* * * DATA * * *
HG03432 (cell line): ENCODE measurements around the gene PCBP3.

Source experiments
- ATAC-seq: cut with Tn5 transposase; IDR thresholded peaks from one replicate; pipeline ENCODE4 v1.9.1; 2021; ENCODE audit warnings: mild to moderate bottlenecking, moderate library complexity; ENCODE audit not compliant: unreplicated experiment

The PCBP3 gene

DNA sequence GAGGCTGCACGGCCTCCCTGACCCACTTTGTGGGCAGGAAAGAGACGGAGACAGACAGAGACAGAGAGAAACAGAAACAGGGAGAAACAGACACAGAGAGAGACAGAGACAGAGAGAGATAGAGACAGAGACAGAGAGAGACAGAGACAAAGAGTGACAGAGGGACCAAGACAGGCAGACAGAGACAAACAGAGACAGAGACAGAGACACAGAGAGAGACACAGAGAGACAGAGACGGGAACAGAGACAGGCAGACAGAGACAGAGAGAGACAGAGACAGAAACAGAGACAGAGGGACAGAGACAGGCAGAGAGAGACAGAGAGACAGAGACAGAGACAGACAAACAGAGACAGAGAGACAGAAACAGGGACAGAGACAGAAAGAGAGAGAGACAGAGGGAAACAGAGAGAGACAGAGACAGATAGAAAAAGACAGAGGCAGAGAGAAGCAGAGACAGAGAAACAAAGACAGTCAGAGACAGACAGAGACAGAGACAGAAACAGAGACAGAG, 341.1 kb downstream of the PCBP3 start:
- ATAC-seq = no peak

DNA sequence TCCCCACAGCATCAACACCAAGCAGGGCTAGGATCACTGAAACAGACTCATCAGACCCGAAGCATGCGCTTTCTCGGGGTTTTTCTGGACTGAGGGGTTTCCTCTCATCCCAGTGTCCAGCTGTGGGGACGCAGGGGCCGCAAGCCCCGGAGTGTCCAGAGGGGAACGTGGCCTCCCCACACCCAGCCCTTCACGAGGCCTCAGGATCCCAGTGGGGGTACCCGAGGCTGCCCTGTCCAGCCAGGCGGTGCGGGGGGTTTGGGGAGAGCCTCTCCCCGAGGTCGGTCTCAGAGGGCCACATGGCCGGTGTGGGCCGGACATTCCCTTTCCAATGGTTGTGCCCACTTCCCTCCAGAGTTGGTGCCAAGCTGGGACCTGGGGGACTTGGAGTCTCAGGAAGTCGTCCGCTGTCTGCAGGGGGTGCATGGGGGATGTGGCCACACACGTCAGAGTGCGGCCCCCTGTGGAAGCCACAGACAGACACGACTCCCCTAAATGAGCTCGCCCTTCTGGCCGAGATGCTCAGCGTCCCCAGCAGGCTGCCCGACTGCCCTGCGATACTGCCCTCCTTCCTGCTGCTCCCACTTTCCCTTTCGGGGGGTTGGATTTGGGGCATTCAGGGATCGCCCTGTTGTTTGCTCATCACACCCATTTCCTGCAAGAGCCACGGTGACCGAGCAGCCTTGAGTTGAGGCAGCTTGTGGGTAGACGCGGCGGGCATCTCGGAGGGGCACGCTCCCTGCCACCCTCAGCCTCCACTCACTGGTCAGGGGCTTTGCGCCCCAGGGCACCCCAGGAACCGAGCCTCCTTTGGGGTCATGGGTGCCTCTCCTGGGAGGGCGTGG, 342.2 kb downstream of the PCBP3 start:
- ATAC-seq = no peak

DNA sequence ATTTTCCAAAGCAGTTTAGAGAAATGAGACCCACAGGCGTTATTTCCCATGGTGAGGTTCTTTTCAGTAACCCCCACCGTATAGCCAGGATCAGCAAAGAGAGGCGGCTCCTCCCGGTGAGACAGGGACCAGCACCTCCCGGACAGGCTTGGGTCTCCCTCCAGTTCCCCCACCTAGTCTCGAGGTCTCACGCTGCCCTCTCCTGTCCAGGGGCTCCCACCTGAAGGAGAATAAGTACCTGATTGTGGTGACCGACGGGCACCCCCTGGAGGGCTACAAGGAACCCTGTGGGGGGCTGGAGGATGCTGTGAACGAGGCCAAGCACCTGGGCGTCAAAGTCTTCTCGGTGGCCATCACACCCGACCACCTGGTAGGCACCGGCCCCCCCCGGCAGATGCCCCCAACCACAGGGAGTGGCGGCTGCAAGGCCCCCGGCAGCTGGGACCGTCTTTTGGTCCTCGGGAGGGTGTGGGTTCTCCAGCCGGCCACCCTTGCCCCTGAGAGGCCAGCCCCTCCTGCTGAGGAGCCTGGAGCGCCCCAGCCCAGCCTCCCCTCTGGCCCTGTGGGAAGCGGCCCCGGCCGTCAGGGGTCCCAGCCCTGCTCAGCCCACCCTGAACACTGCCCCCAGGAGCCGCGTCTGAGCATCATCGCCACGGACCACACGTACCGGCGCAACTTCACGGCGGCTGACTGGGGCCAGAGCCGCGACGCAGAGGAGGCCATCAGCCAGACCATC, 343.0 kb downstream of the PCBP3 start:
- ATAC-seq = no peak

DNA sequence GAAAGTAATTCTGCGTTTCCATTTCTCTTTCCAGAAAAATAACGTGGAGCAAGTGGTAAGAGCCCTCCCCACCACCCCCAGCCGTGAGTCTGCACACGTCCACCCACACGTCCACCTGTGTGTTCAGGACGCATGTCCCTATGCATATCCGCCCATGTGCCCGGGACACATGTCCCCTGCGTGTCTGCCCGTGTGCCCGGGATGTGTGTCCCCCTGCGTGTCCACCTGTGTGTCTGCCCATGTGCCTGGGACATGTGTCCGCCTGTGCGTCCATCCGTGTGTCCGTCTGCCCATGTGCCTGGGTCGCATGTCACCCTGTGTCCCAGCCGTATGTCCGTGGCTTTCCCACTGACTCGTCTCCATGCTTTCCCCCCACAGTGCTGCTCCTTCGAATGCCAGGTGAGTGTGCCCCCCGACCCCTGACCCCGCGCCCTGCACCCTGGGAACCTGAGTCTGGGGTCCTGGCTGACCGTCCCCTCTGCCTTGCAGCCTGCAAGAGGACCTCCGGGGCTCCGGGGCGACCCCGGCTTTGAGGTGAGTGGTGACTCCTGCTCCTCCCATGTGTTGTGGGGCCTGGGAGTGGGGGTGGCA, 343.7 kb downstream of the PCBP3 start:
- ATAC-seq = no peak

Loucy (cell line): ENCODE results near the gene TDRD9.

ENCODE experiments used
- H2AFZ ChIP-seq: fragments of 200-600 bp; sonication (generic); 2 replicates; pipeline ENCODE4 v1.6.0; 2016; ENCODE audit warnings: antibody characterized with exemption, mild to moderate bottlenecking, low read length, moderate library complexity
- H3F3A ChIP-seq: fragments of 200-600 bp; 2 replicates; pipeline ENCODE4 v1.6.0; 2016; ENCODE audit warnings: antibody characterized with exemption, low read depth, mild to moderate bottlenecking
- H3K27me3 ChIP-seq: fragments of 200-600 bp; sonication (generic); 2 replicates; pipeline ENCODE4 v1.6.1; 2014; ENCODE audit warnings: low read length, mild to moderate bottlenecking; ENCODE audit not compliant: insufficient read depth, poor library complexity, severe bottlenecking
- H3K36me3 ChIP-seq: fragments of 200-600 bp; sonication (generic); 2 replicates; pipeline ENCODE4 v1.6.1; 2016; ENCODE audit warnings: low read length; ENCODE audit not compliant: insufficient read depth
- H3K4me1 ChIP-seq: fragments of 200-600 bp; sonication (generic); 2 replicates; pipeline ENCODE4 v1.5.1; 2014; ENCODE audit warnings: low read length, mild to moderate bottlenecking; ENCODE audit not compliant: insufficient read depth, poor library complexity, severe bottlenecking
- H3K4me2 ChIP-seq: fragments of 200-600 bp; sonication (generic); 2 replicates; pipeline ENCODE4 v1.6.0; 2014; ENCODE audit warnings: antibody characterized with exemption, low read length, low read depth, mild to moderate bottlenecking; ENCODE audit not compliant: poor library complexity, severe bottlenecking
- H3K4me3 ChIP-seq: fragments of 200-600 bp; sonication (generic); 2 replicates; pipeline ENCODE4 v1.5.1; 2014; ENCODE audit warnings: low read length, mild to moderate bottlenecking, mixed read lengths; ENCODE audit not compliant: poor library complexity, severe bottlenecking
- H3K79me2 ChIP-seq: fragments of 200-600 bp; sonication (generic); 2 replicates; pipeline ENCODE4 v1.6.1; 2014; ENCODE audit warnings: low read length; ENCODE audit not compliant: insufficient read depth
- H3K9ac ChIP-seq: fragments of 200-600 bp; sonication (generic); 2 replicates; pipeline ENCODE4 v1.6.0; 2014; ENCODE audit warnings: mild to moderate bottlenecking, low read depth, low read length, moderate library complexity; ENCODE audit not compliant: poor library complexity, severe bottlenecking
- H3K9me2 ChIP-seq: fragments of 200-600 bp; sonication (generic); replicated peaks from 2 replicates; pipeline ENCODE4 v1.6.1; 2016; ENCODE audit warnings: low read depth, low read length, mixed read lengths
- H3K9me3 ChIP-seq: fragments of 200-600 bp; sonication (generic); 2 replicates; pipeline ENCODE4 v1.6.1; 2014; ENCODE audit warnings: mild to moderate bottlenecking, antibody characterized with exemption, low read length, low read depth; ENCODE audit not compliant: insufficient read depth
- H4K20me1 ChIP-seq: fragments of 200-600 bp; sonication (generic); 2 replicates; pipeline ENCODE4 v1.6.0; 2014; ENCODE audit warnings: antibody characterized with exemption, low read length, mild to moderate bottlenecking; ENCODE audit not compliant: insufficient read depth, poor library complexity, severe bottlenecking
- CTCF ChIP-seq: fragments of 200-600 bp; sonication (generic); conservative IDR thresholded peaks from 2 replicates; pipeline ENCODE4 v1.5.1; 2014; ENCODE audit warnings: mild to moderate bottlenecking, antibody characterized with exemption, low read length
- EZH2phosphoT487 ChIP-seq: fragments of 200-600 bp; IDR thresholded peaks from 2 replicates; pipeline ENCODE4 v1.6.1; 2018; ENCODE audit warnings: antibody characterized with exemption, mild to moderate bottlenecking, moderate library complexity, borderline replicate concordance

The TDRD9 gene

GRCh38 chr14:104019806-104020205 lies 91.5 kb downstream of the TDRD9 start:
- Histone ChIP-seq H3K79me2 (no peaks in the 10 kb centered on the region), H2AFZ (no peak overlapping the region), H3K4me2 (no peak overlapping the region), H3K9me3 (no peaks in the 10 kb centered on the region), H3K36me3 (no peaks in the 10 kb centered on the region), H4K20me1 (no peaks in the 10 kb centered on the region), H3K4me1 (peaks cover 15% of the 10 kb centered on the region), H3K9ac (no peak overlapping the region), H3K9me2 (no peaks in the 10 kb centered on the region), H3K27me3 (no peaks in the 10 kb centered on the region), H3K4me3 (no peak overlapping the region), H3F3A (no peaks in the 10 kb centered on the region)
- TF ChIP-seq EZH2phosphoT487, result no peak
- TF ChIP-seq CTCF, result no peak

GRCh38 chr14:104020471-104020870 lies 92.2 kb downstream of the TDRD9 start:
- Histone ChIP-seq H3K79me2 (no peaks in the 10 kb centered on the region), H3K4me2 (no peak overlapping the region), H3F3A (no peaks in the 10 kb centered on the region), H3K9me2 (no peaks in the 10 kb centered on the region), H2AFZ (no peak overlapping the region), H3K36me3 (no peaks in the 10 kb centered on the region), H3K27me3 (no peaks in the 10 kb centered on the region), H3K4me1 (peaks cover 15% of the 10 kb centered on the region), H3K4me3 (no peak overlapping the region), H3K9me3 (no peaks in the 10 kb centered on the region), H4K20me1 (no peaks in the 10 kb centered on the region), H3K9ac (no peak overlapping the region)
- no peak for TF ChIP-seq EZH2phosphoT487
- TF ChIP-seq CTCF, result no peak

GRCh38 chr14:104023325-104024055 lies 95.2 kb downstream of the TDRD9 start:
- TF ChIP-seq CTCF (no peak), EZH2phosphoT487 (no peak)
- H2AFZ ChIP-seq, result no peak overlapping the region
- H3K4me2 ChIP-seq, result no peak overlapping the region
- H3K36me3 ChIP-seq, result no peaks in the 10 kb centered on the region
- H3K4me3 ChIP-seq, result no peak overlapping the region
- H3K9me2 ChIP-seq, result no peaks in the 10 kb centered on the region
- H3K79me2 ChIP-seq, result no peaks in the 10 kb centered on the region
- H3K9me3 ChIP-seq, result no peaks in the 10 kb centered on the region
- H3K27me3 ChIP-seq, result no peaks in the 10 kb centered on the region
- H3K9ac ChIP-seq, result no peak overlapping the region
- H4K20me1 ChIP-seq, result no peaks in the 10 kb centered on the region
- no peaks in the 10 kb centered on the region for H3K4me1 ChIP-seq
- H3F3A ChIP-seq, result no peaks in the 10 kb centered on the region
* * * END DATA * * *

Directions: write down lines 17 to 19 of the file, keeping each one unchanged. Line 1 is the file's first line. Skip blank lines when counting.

- H3K27me3 ChIP-seq: fragments of 200-600 bp; sonication (generic); 2 replicates; pipeline ENCODE4 v1.6.1; 2014; ENCODE audit warnings: low read length, mild to moderate bottlenecking; ENCODE audit not compliant: insufficient read depth, poor library complexity, severe bottlenecking
- H3K36me3 ChIP-seq: fragments of 200-600 bp; sonication (generic); 2 replicates; pipeline ENCODE4 v1.6.1; 2016; ENCODE audit warnings: low read length; ENCODE audit not compliant: insufficient read depth
- H3K4me1 ChIP-seq: fragments of 200-600 bp; sonication (generic); 2 replicates; pipeline ENCODE4 v1.5.1; 2014; ENCODE audit warnings: low read length, mild to moderate bottlenecking; ENCODE audit not compliant: insufficient read depth, poor library complexity, severe bottlenecking